Background

Wealth of Australian Muslim community is on the rise and a large part of it would be invested in domestic and international share markets. One of the main issues Muslim investors encounter is how shares are screened for eligibility in Islamic investments. 

There is a plethora of opportunities in Shariah compliant equities in the Australian stock exchange. The industries wherein Islamic investments could be undertaken include mining, tele-communication, transportation, property funds, building & construction, healthcare, infrastructure, agriculture, manufacturing, utilities, renewable energy and electricity. This opportunity would be of a mammoth proportion if international equity markets are roped in for investments.

Australian Islamic financial services companies provide facilities for equity investments, domestically and internationally. Australian Shariah compliant superannuation funds also invest in share markets to grow retirement nest eggs for their members.

Shariah Screening

Generally speaking, there are two types of staggered screening done in the world wide Islamic financial services industry: sector based screening and accounting based screening. The former is performed to determine eligibility for all investments and the latter is carried out for companies which are not fully Shariah compliant characterised by not having a Shariah Advisory Board, not all transactions are Shariah compliant and not incorporated or managed fully in accordance with Shariah principles.

In sector based screening, all non-Shariah compliant sectors are excluded which would consist of alcohol, gaming/casinos, adult entertainment, pork products, tobacco products, weaponry, financial services except Islamic financial services and insurance except Islamic insurance (Takaful). These sectors are not considered Islamic and Muslims would not be comfortable to invest in these businesses to grow their wealth. Major Shariah screening service providers such as Dar Al Istithmar and Ratings Intelligence Partners would review the latest financial reports of relevant companies to ensure that they are not involved in any non-Shariah compliant business dealings.

Accounting based screening examines various financial ratios to measure an acceptable level of Shariah compliance. These ratios generally focus on leverage or debt financing, cash holdings and proportion of revenue derived from non-Shariah compliant enterprises. As an example, we provide the methodology of Dow Jones Shariah Indices. To be eligible for Islamic investments, a company requires to satisfy the following criteria for financial ratios: Debt/Equity (market value of equity over 3 years) must be less than 33%; Cash plus interest bearing investments/Equity (market value of equity over 3 years) must be less than 33%; Account Receivables/Equity (market value of equity over 3 years) must be less than 49% and Non-permissible Income other than Interest Income/Revenue must be less than 5%. This financial ratio analysis is to ensure that non-Shariah compliant business activities are within a tolerable level of necessity for companies operating under conventional market conditions.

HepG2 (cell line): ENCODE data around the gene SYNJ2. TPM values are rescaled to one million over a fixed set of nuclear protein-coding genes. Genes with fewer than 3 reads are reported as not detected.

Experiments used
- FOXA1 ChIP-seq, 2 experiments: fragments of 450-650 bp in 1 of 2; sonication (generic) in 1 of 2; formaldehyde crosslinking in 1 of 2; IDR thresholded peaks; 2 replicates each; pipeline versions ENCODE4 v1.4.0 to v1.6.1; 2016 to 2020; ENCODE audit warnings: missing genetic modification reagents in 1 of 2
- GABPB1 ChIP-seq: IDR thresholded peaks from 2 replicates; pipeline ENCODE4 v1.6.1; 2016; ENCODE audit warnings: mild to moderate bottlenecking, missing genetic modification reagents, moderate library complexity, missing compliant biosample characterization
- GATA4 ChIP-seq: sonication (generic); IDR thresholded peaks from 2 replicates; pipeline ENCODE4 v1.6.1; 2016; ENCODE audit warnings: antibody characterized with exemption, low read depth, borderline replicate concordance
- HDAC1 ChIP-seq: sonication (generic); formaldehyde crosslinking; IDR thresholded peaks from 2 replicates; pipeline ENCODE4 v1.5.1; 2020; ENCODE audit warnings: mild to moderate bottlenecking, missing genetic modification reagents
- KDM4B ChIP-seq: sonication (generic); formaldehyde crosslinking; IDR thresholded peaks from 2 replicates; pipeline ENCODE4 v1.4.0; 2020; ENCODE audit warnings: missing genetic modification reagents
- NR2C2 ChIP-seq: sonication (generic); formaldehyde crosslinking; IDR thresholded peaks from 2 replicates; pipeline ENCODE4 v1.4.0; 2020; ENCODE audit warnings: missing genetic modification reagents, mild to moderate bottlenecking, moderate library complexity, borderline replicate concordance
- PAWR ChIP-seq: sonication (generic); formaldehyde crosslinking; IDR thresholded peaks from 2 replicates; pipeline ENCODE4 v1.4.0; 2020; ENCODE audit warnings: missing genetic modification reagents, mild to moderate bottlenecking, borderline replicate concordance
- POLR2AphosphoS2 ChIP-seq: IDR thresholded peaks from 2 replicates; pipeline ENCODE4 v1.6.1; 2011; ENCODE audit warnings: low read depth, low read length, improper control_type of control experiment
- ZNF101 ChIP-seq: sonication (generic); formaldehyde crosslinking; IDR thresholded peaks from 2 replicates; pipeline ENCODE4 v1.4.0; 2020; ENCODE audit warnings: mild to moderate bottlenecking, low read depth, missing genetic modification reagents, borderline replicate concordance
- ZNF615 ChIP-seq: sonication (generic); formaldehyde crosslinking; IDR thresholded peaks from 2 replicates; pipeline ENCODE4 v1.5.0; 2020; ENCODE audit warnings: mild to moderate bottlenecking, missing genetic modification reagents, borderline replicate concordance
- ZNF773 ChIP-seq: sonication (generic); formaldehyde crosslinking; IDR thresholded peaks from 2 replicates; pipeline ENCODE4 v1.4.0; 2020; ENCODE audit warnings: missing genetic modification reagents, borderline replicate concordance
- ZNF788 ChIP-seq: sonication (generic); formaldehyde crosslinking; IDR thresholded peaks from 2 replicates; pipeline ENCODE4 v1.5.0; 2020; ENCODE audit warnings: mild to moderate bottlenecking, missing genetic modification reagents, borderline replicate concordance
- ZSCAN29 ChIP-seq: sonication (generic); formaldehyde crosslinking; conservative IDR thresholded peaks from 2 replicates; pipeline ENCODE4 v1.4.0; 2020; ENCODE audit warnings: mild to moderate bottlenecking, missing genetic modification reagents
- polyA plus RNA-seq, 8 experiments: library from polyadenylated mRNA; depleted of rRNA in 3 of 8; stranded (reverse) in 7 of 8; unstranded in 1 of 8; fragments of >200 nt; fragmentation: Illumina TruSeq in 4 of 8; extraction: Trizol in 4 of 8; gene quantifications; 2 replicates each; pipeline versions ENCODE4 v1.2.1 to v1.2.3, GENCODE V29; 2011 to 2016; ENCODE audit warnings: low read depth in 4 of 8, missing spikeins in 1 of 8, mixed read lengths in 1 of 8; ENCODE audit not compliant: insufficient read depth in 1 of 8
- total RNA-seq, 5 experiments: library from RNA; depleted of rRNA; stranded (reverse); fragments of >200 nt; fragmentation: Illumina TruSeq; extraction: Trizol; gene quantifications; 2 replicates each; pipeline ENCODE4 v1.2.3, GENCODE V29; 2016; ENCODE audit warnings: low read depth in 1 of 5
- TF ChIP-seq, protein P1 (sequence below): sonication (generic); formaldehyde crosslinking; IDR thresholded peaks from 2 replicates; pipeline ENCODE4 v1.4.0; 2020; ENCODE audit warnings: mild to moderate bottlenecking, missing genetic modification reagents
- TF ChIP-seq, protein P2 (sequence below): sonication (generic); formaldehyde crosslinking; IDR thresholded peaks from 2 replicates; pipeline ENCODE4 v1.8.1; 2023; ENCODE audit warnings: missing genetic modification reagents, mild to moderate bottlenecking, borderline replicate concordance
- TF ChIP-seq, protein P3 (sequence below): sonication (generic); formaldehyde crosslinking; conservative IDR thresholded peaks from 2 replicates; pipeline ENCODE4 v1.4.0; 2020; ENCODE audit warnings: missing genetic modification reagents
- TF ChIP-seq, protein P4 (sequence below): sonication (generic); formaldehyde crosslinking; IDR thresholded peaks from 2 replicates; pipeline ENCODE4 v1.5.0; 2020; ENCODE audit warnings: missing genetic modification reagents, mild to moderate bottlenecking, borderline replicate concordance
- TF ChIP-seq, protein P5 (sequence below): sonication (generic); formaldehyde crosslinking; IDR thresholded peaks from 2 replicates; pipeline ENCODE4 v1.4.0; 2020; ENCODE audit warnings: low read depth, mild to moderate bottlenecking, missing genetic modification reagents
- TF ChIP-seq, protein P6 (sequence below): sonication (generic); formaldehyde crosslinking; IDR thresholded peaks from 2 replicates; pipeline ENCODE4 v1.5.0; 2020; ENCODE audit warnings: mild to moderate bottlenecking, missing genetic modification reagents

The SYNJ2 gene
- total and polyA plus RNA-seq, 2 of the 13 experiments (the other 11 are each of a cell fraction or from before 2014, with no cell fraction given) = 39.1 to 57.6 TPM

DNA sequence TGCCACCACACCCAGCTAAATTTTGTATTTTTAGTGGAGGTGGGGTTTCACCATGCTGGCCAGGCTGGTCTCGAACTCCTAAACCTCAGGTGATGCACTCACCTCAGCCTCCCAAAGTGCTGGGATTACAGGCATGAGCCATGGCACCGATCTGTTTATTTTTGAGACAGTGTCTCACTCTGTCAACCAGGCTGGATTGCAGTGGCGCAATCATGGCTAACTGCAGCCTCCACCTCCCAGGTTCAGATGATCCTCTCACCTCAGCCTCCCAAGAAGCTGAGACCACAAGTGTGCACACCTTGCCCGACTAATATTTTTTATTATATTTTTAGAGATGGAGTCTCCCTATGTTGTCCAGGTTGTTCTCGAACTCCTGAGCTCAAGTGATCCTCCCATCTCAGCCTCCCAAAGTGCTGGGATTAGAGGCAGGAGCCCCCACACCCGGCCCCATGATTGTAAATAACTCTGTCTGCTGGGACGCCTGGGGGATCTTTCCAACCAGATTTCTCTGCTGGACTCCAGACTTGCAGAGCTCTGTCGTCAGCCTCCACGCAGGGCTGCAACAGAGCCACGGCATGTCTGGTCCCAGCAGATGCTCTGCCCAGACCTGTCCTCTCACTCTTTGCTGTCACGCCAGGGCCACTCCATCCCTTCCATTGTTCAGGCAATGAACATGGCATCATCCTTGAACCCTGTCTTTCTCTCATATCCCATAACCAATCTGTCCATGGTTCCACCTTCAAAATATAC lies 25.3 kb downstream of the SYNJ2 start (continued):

In the event of investors receiving dividends or investment incomes from companies with non-Shariah compliant business dealings, a Dividend Purification Formula (DPF) is suggested to calculate the amount of investment income which could be donated to cleanse incomes received from such companies. The DPF is calculated as Dividend x (Non-permissible Dividends/Total Dividends).

Shariah screening service providers generally operate under instructions of their Shariah Advisory Boards. These agencies have access to highly qualified Shariah advisers and finance professionals to produce accurate screening advice for Islamic investment community.

Concluding Remarks

Shariah screening methodologies may not be uniform across the industry. All Shariah compliant share market investment providers apply certain methods to ensure subject shares are screened in terms of business sectors and an acceptable level of financial ratios. This affords an assurance that Muslim investors are well taken care of in their Islamic investments.